"When will brother Edmund come?" asked Charlie for about the hundredth time.

"When the battle is fought, and the battle is won, and King Charles enjoys his own again! Hurrah!" shouted Walter, jumping up, and beginning to sing -

"For forty years our royal throne Has been his father’s and his own."

Lucy joined in with -

"Nor is there anyone but he With right can there a sharer be."

"How can you make such a noise?" said Eleanor, stopping her ears, by which she provoked Walter to go on roaring into them, while he pulled down her hand -

"For who better may The right sceptre sway Than he whose right it is to reign; Then look for no peace, For the war will never cease Till the King enjoys his own again."

As he came to the last line, Rose returning exclaimed, "Oh, hush, Lucy. Pray don’t, Walter!"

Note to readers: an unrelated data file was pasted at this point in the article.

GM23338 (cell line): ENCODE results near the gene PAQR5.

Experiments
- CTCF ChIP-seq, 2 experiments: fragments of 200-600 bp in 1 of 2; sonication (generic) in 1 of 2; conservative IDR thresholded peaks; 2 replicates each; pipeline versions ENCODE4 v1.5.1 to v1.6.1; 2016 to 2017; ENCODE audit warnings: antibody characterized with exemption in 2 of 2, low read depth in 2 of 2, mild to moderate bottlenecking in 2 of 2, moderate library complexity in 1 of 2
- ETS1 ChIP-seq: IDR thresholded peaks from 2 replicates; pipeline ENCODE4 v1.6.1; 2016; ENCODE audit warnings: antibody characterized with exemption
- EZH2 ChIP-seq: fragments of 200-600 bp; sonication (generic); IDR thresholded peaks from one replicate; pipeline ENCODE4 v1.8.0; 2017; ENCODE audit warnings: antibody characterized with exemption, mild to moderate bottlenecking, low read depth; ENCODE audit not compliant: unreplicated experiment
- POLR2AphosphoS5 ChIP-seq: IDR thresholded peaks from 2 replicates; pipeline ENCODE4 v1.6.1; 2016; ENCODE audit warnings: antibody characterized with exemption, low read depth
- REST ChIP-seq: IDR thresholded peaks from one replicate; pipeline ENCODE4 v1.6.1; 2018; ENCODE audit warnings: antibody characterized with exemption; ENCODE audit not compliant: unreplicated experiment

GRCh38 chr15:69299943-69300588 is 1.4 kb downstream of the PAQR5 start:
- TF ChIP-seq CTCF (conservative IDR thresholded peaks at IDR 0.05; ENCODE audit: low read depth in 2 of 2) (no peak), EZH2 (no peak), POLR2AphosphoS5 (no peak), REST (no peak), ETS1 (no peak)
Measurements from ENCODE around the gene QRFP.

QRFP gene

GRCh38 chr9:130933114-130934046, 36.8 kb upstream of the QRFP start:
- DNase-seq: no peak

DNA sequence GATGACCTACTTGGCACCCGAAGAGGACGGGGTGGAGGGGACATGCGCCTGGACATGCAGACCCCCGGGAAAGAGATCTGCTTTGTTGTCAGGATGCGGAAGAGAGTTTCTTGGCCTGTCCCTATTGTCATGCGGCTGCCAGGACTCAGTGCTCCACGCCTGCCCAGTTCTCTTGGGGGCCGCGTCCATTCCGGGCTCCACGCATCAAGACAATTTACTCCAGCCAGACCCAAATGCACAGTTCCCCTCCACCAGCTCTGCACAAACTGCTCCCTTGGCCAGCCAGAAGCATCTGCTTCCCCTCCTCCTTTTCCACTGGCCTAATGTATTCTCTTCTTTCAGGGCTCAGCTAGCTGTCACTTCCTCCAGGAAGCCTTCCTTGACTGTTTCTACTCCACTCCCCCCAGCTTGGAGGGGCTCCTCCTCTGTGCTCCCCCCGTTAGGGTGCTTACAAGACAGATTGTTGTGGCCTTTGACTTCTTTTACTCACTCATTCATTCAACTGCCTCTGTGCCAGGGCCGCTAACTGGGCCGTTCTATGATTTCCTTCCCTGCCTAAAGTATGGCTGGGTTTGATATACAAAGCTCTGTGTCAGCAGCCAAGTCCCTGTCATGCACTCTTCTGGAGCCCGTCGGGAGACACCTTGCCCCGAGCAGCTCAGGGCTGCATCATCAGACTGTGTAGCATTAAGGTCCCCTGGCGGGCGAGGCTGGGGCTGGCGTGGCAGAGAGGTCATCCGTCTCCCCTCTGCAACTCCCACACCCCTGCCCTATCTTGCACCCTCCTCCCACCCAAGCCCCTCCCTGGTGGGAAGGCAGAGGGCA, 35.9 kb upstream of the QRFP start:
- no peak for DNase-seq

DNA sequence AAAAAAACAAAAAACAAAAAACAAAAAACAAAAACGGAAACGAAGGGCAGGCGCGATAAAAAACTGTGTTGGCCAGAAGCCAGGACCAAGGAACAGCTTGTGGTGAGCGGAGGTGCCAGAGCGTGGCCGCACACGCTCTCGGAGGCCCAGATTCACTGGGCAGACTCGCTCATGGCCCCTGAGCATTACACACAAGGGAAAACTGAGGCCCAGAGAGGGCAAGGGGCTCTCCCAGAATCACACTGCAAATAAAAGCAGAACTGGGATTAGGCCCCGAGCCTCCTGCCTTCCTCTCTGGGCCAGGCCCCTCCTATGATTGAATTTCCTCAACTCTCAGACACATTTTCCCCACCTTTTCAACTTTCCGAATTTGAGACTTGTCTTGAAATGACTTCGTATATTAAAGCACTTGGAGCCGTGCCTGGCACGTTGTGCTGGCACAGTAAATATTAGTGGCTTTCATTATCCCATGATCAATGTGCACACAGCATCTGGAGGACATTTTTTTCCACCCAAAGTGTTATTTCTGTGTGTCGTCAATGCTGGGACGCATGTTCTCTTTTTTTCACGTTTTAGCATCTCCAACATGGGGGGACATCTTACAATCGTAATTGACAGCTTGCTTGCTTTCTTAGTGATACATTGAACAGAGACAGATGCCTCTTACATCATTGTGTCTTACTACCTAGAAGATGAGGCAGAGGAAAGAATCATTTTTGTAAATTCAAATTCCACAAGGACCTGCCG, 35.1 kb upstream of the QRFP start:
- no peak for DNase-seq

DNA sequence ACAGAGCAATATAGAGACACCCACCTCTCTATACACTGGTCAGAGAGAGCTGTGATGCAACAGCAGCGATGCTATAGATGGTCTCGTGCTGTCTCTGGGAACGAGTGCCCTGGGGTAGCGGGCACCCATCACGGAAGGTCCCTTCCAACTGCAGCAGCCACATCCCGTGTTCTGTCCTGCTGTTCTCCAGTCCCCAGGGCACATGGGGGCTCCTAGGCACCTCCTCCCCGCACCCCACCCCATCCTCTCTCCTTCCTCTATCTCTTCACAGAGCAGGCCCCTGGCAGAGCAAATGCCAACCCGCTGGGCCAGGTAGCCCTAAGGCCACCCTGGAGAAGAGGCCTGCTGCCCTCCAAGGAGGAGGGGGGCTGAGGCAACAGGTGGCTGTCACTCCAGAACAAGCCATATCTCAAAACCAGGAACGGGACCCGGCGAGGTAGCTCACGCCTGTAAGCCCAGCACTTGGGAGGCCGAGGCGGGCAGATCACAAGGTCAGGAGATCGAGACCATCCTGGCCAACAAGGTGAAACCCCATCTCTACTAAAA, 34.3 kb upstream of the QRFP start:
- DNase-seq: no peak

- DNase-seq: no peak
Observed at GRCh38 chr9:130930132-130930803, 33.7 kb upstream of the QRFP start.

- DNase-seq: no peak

"Ha! Rose turned Roundhead?" cried Walter. "You don’t deserve to hear the good news from Worcester."

"O, what?" cried the girls, eagerly.

"When it comes," said Walter, delighted to have taken in Rose herself; but Rose, going up to him gently, implored him to be quiet, and listen to her.

"All this noisy rejoicing grieves our mother," said she. "If you could but have seen her yesterday evening, when she heard your loyal songs. She sighed, and said, ’Poor fellow, how high his hopes are!’ and then she talked of our father and that evening before the fight at Naseby."

Walter looked grave and said, "I remember! My father lifted me on the table to drink King Charles’s health, and Prince Rupert—I remember his scarlet mantle and white plume—patted my head, and called me his little cavalier."